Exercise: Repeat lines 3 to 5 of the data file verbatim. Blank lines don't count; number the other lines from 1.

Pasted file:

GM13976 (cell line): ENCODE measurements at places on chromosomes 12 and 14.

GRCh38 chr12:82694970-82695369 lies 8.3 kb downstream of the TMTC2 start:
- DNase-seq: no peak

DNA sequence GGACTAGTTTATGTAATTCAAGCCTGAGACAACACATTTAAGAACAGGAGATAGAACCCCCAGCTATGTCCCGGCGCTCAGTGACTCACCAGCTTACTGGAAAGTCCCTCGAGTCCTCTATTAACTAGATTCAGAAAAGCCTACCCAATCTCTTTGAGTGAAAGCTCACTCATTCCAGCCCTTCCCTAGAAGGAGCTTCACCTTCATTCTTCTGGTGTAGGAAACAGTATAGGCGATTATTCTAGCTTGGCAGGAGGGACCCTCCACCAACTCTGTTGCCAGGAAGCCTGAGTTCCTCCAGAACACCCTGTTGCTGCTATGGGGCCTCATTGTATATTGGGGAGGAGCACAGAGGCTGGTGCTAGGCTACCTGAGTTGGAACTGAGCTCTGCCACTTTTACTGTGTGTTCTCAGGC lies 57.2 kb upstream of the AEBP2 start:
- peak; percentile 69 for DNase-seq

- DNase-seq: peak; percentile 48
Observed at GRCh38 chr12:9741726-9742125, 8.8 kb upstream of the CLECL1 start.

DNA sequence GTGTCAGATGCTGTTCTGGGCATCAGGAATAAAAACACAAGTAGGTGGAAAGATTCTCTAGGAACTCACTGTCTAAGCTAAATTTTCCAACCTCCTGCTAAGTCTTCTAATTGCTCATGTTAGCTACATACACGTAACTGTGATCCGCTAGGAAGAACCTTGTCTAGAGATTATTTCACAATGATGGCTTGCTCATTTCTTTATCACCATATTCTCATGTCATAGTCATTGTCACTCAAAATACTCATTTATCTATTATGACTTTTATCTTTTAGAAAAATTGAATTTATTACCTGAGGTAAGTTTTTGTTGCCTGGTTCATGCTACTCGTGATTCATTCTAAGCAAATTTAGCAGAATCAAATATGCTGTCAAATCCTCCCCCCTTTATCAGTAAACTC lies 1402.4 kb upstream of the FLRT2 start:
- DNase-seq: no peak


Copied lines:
- DNase-seq: no peak

DNA sequence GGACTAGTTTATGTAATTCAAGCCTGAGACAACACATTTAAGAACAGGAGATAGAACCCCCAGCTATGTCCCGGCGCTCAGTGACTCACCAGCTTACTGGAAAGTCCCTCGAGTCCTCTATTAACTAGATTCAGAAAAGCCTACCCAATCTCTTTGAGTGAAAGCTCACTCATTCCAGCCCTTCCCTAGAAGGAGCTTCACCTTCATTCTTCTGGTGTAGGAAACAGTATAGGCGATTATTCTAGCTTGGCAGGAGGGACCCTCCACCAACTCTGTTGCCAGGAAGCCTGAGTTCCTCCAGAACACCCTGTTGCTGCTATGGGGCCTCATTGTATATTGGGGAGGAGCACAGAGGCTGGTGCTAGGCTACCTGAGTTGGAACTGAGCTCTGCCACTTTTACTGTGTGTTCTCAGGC lies 57.2 kb upstream of the AEBP2 start:
- peak; percentile 69 for DNase-seq